Thunderstorms will re-fire over portions of the Plains, Midwest and South this weekend, while rain sweeps through part of the mid-Atlantic on Saturday.
Locations from Minneapolis, St. Louis and Omaha, Nebraska, to Atlanta, Washington, D.C., and Nashville will be in the zone where some rain and thunderstorms are in the offing for at least part of the weekend.
People spending time outdoors at picnics, ballgames, fishing, golfing or swimming may have to dodge some raindrops and run for cover on more than one occasion this weekend within this swath. Lightning will be a concern as well.
Most of the downpours over the Plains, Midwest and South will occur during the afternoon and evening, but there will be some exceptions.
A storm system will bundle some of the moisture, focus it on Saturday and may help to sweep it away on Sunday in the mid-Atlantic.
New England will be free of rain this weekend, thanks to a pocket of dry air sagging southward from Canada.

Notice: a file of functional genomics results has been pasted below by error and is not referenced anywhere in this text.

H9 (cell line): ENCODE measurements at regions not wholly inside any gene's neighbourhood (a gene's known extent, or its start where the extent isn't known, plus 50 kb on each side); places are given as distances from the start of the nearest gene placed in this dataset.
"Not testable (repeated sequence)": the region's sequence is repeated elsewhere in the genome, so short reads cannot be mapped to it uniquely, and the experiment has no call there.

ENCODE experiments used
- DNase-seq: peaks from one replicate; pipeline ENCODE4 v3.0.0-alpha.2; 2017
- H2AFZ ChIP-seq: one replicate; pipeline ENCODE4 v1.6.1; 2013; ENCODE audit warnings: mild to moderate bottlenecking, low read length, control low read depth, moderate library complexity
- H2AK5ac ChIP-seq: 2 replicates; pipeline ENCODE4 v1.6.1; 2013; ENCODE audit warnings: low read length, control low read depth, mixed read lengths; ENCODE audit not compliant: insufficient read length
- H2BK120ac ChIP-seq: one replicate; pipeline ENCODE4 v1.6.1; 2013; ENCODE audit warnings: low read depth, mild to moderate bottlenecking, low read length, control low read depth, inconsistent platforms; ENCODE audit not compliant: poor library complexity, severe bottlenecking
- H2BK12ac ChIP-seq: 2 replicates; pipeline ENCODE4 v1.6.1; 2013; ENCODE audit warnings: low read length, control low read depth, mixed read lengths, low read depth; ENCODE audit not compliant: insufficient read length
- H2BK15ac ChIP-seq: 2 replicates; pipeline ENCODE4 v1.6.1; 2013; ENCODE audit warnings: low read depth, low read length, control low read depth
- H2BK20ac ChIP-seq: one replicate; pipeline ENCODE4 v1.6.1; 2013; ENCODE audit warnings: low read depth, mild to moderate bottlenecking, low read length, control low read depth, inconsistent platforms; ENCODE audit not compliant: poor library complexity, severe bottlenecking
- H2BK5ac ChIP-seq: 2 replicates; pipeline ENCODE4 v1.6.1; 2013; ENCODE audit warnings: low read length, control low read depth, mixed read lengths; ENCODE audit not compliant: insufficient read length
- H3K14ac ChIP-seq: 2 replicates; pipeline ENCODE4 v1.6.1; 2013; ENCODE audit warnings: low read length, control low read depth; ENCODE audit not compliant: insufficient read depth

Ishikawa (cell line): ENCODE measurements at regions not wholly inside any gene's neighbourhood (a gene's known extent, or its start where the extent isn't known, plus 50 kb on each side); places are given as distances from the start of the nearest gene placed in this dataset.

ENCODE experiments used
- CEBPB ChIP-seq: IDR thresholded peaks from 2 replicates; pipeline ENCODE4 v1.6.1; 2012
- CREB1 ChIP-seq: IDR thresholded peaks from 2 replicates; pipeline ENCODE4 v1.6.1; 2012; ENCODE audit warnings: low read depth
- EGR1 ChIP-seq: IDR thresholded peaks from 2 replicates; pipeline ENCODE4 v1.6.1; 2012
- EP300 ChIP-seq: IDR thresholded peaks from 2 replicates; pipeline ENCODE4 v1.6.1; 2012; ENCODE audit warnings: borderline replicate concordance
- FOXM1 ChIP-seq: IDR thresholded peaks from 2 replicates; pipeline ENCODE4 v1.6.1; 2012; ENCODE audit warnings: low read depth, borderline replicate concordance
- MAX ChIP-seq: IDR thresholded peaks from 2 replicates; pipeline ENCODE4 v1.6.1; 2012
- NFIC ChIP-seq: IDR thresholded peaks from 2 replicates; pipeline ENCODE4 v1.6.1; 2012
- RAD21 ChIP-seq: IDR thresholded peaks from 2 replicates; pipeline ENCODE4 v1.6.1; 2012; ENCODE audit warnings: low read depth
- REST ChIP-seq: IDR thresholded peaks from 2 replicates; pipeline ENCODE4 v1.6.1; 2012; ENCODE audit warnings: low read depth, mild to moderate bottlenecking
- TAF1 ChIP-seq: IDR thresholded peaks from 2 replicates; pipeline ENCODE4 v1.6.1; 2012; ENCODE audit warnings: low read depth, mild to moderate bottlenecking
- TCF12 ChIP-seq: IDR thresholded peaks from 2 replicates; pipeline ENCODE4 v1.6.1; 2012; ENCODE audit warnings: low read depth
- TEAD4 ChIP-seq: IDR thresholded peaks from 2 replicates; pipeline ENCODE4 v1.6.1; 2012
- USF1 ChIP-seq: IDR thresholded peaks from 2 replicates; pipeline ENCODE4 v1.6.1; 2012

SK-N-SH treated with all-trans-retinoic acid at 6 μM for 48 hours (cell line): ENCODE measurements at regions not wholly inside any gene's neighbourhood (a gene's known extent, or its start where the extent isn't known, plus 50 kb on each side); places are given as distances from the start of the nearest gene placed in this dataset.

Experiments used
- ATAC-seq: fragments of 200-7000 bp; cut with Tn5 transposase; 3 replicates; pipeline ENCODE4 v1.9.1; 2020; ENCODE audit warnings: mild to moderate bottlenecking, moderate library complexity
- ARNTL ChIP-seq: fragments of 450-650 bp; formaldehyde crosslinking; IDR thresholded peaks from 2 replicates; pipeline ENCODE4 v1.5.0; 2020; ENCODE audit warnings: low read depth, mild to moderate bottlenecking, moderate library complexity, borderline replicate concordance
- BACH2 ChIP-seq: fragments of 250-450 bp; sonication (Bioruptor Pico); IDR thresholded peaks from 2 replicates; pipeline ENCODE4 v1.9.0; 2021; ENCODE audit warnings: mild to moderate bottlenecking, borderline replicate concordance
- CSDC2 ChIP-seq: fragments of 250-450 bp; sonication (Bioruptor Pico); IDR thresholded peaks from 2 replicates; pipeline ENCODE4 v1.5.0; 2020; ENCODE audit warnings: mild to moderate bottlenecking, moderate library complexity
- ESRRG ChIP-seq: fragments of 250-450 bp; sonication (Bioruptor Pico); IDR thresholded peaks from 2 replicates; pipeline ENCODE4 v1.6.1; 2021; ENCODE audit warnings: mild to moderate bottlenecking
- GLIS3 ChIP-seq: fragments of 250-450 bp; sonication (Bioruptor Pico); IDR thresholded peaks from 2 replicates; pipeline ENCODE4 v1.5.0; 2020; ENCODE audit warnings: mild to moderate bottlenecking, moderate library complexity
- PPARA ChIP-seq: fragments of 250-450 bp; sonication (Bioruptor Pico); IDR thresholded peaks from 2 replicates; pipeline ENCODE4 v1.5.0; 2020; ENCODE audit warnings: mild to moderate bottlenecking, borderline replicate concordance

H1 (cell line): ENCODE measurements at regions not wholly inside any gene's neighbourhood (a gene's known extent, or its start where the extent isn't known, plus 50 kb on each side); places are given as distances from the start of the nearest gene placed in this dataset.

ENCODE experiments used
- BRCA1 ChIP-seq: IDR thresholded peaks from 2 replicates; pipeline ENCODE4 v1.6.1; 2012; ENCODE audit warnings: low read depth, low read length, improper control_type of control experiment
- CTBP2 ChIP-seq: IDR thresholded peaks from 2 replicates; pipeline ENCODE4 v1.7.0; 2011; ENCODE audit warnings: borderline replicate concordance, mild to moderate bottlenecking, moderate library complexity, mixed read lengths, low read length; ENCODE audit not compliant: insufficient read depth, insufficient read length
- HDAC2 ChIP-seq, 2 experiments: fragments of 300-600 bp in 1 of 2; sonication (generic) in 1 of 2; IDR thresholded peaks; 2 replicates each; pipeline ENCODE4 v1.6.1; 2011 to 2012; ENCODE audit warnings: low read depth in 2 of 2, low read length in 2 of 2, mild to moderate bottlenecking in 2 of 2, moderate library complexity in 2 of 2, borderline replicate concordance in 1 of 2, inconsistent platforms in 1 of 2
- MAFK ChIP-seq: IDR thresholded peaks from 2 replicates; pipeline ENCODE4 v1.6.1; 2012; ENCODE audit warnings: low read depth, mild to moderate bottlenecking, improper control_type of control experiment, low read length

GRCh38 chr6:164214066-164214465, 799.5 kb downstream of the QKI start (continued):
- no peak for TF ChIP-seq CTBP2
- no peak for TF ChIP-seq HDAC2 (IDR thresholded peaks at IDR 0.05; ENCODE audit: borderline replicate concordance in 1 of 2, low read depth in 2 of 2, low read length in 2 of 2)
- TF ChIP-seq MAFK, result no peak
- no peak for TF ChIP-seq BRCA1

AccuWeather.com MinuteCast™ has the minute-by-minute forecast for your exact location when showers and thunderstorms threaten in the short term. Type your city name, select MinuteCast™ and input your street address. On mobile, you can also use your GPS location.
The showers and thunderstorms will continue to fire and repeat through the weekend along a northwest to southeast zone, which will separate cool air and low humidity in the Northeast from hot, humid air over the central Plains, lower Mississippi Valley and the Deep South.
Most of the storms in this zone will not be severe, but a few communities can be hit hard by repeating downpours, causing flash and urban flooding and a smaller number of storms can bring brief strong wind gusts that can knock down trees and cause sporadic power outages.
The greatest risk for large areas of severe weather will be over the central Plains this weekend, where there can be incidents of large hail, damaging winds and a few tornadoes.
Another pocket of severe weather may center on the Carolinas and southern Virginia on Saturday.
This is the time of year when it is rather easy for an average shower to become a thunderstorm with little notice. This is most likely during the afternoon and evening, due to heating of the day.
Be sure to keep an eye out for rapidly changing weather conditions and ears open for thunder. If you can hear thunder, you are at risk for being struck by lightning. Seek shelter indoors away from windows as storms approach.
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Heavy rain causes nearby river to crest at 19.2 feet, the second highest crest ever.
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4.22" of rain -- 24-hour July rainfall record.